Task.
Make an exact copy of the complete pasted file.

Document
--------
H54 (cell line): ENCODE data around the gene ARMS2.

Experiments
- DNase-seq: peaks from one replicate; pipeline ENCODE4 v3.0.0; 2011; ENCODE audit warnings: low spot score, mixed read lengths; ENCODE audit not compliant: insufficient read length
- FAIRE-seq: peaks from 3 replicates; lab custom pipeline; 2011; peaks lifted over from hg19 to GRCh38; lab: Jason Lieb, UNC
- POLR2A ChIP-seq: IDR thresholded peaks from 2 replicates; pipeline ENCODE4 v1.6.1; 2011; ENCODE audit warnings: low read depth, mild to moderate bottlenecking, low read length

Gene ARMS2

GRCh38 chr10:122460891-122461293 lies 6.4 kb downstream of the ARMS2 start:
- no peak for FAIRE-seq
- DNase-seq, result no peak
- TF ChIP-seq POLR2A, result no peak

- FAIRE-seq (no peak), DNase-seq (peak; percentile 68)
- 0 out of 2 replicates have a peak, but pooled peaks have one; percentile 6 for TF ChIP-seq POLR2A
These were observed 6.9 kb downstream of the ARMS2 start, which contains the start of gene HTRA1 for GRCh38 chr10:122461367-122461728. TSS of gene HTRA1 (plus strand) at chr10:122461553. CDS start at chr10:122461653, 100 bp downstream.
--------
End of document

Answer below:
H54 (cell line): ENCODE data around the gene ARMS2.

Experiments
- DNase-seq: peaks from one replicate; pipeline ENCODE4 v3.0.0; 2011; ENCODE audit warnings: low spot score, mixed read lengths; ENCODE audit not compliant: insufficient read length
- FAIRE-seq: peaks from 3 replicates; lab custom pipeline; 2011; peaks lifted over from hg19 to GRCh38; lab: Jason Lieb, UNC
- POLR2A ChIP-seq: IDR thresholded peaks from 2 replicates; pipeline ENCODE4 v1.6.1; 2011; ENCODE audit warnings: low read depth, mild to moderate bottlenecking, low read length

Gene ARMS2

GRCh38 chr10:122460891-122461293 lies 6.4 kb downstream of the ARMS2 start:
- no peak for FAIRE-seq
- DNase-seq, result no peak
- TF ChIP-seq POLR2A, result no peak

- FAIRE-seq (no peak), DNase-seq (peak; percentile 68)
- 0 out of 2 replicates have a peak, but pooled peaks have one; percentile 6 for TF ChIP-seq POLR2A
These were observed 6.9 kb downstream of the ARMS2 start, which contains the start of gene HTRA1 for GRCh38 chr10:122461367-122461728. TSS of gene HTRA1 (plus strand) at chr10:122461553. CDS start at chr10:122461653, 100 bp downstream.